"I always aspired to be technical and creative. Electrical engineering educated me with the technical and hardware knowledge to build a system, whereas my master's degree taught me how to develop and make it work," she told The Business Standard.
"With both my companies, I can be exceptionally technical and creative, and it gives me the freedom to explore the tech field through my adventurous experiments," she added.
Rudmeela aims to promote business developments between the US and Bangladesh by utilising her global professional network. Her teams are trinational – based in the US, Europe and Bangladesh.
"My mission is to give people the power to build the infrastructure and community to bring the world closer together," she told this correspondent, adding that she wants to implement AR/VR for training, and manufacture local smart devices and robots to create a global brand name for both Bangladesh and the US.
On asked if she wants to integrate her work with the Bangladeshi tech field, she said, "Yes, even though both my companies are based in California, I have offices in both countries. I want to utilise our youth's talent to build the tech future of Bangladesh."
She plans to have a manufacturing plant in Dhaka for building smart devices and robots locally.
A common misconception about Silicon Valley is that it is too difficult to penetrate into, especially if you are a non-American tech buff. Fortunately, Rudmeela has debunked this myth by entering Silicon Valley with both ConfigVR and ConfigRbot.
Speaking about how she tapped into the global tech capital, Rudmeela said that she was fortunate to receive a positive market response soon after launching ConfigVR. Support flowed in fairly easily as people want to see diversity and women leaders succeed.
"But leading a start-up has always had its challenges, even under the best conditions," she told this correspondent.
As advice, Rudmeela said, "Founders need to quickly master a wide range of skill sets, from building a great product and nailing the go-to-market efforts to raising money and managing the company, all while figuring out hiring, culture and compensation. Starting the company was also a lonely endeavour, one that forced me to make difficult decisions every day with imperfect information."
While triaging these challenges, every founder eventually runs headfirst into a problem they have not experienced before, she said. "The kind of problems that leave them unsure of where to start and my story was similar. That is part of being an entrepreneur and I take it as a learning process."
Given that Silicon Valley is the world's most competitive tech industry, Rudmeela had her share of hardships which she overcame with persistence and hard work.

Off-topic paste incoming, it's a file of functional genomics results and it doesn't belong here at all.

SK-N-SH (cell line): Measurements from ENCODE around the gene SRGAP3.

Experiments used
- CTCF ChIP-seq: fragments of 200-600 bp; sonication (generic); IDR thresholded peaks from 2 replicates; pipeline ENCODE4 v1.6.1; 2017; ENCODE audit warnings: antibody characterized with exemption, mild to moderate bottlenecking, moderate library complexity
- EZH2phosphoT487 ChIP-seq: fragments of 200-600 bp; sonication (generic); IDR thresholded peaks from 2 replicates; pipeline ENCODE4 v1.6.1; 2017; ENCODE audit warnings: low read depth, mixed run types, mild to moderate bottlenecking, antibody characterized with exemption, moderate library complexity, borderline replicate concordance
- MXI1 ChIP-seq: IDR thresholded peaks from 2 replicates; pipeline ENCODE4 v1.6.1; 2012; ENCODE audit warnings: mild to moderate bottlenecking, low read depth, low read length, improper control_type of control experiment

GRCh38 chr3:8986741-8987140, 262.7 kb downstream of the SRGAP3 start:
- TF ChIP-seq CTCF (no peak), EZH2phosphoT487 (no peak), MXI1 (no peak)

"I hope to see the logos of my two companies on the Silicon Valley map one day," she hopefully said.
Robotics is still uncharted waters in Bangladesh, although it is becoming more and more of a household name in many parts of the world. Where does Rudmeela think robotics will stand in Bangladesh in the next five years?
"In the next five years, I aim to see robots, or at least components, being manufactured in Bangladesh. Industry 4.0 demands skilled tech labour to develop and maintain automated factories," Rudmeela voiced.
She also thinks that focusing on training the youth can unleash the untapped potential, and high-tech manufacturing will naturally flow in.
"I want to see Bangladesh foster more tech firms providing custom factory automation design and integration solutions to anyone in the world," the bright entrepreneur added.
Needless to say, the tech in Silicon Valley is light years ahead of that here in Bangladesh. However, Rudmeela thinks that this gap can be reduced to a good extent by making it easier to start a business here and to trade across borders.
"Overall, our ease of doing business ranking needs to be more competitive with our neighbours. The tech labour markets of the world are barely keeping up with the pace of development," she said.
Outsourcing work from Silicon Valley is an opportunity for Bangladesh. One of Rudmeela's goals is to help bridge this gap so Bangladesh can emerge as a go-to tech hub.
"We are already stepping up to the world stage with skilled tech labour. We should keep our focus on quality and innovation and carry the momentum forward."
She also strongly urges the Bangladeshi youths to pursue degrees in the technical fields if they are passionate about it.